JOHANNESBURG – The legacy of low interest rates over the last decade is very evident in the property market, with the home buying option trumping renting. But this could change in the near future with interest rates steadily climbing.
This has been backed up by the latest FNB data which indicates that home ownership is still in vogue for buyers, trumping the rental option – with house price inflation outstripping rental inflation.
The latest figures show that actual rental inflation has marginally moved upwards from a low of 4.26% year-on-year in mid-2012 to only 5.16% by June 2014. While in the same period inflation for home owners edged up from 3.91% to 4.98%.
“The reason why home buying is apparently trumping rental lies in the cost of credit. The low cost of credit in recent years keeps the home buying option a popular one relative to renting,” FNB household and property sector strategist John Loos told Moneyweb.
But with an interest rate rising environment in full swing, already seen in the 75 basis points risen so far this year, the momentum of home buying might slow.
Common theory is that in a high interest rate environment, the cost of borrowing escalates, making repayments to a home loans more expensive. It is this upward trend in home loan repayments, which might see consumers gravitate to the renting option.
“The result (in interest rates rising) is expected to be a further gradual acceleration in rental inflation, and a further gradual slowing in house price inflation,” Loos adds.
Home ownership vs renting
Rode & Associates CEO Erwin Rode says rentals this year are expected to increase in the region of 1% to 4%, while house prices are expected to record 7% to 8% growth.
“House prices are growing faster than rentals. Though the run in house prices is not sustainable, as all we need is interest rates rising (for the slowdown). There is also a lag of nine months before we see the impact,” Rode explains.
Not only are the figures in favour of home buying, but property experts agree that on the ground consumers still have an attractive appetite for home buying.
Jonathan Davies of Pam Golding Properties says the property market overall has been characterised by toughness recently where “the law of supply and demand prevails.”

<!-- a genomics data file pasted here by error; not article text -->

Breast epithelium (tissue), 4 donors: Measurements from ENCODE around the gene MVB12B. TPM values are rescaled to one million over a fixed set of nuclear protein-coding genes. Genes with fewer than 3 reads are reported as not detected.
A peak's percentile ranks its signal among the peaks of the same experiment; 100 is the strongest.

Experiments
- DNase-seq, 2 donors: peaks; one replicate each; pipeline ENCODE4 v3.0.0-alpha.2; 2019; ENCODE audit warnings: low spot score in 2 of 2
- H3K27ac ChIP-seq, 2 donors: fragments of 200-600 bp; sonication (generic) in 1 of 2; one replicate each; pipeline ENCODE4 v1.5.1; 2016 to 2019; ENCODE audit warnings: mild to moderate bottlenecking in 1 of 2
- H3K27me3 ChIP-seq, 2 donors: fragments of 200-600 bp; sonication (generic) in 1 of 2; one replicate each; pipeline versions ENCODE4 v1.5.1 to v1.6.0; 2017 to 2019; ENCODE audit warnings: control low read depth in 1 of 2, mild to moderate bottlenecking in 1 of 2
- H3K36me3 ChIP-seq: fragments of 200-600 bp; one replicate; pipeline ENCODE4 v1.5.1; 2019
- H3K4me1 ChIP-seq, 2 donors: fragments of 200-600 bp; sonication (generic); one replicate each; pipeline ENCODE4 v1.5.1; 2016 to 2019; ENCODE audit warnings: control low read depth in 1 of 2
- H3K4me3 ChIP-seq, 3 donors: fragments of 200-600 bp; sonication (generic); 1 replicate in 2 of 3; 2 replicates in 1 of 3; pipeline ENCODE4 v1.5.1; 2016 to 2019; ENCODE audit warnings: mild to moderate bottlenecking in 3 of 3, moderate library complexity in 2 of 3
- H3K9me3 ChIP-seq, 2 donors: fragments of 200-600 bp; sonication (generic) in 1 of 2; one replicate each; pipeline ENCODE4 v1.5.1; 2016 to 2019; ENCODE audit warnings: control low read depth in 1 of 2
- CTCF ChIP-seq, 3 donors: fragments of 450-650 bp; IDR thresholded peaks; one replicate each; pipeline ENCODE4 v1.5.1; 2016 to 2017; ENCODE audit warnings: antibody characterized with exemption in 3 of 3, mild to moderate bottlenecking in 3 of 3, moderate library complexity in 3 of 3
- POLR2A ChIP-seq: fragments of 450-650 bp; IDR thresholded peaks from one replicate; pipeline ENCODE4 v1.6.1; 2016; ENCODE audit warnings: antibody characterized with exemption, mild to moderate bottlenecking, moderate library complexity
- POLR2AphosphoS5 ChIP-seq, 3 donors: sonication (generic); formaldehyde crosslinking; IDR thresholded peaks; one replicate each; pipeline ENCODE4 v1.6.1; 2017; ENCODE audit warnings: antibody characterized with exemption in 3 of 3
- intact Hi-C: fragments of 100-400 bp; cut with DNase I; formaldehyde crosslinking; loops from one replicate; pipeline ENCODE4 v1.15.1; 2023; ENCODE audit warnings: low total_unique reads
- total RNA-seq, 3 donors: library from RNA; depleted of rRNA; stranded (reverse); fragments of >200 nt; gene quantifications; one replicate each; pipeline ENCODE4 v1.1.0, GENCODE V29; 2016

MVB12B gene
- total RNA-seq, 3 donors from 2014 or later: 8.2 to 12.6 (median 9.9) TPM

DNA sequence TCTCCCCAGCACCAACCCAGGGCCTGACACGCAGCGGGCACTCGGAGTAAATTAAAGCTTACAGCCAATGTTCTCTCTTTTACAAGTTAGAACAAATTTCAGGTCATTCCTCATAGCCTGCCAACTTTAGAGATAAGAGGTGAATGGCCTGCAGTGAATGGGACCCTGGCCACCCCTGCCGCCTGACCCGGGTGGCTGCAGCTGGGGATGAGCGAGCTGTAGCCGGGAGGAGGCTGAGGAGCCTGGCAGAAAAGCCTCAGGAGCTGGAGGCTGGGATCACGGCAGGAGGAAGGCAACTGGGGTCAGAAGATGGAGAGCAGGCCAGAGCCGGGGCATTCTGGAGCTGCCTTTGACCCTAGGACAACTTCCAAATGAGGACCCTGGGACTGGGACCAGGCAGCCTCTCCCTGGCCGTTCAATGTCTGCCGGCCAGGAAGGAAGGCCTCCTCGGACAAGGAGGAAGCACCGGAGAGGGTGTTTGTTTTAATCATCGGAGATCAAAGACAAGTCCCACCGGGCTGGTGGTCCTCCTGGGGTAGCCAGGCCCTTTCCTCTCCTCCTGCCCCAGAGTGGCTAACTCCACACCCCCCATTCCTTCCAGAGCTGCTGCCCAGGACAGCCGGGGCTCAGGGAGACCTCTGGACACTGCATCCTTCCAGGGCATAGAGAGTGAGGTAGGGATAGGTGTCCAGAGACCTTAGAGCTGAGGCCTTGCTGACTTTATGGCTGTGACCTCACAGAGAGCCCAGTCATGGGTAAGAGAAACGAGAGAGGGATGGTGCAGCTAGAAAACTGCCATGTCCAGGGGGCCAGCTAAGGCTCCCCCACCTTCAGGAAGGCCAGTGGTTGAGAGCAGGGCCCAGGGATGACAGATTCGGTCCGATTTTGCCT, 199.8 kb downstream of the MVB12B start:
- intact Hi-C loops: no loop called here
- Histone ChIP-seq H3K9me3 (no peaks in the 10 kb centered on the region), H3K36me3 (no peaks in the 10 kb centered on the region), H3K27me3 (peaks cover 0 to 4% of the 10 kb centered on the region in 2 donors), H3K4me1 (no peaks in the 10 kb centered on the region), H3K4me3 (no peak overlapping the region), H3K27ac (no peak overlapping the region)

“When there are a surplus of properties on the market, prices are put under pressure due to competition and reduce to meet the lower demand,” Davies says.
Also generally when interest rates increase, Davies says buyers who normally would have been able to purchase property, often opt to rent until such time as interest rates decrease.
Both markets have enjoyed stock shortages, but this has buoyed the home ownership market more. “Rentals are not in vogue now as the market has seen a strong demand of property ownership due to limited stock. After all we are coming from a low base of interest rates,” explains chairman of Sotheby’s International Realty in South Africa Lew Geffen.
The demand Geffen says has been strong across all property segments for instance in the R1 million to the R150 million property value tier.
Areas of strong demand?
The home ownership market Geffen says is quite active in Cape Town, where leafy suburbs such as Bantry Bay and Fresnaye on the Atlantic Seaboard – the coastline between the V&A Waterfront and Hout Bay – could retail for R100 000 per square metre. While Johannesburg’s suburbs such as Sandton and Sandhurst could boast R30 000 per square metre.
The picture in the two regions is vastly different for the rental market. “Long-term rentals in Cape Town are relatively cheaper; there is no real demand for [short-term] rentals,” while the demand for short- and long-term rentals in Johannesburg is strong.
It’s not all the doom and gloom for the rental market, as it still holds its own in rental prices. South Africa’s largest processor of residential letting transactions, PayProp, in its latest (2013) rental index notes an annual 10.4% increase in rental prices in September – the biggest jump since October 2010.
With average rentals increasing throughout the year from R5 473 in Q1 (2013) to R5 867 in Q4, PayProp says it is expecting growth in the national average rental to exceed the R6 000 mark.
“The next five years will be strong for buying, as there is a lot of developments popping up across the board,” says Geffen.
However Davies cautions: “The frenzied buying we experienced in the last boom will not appear, due to the more conservative stance the banks have adopted relating to their appetite to lend.”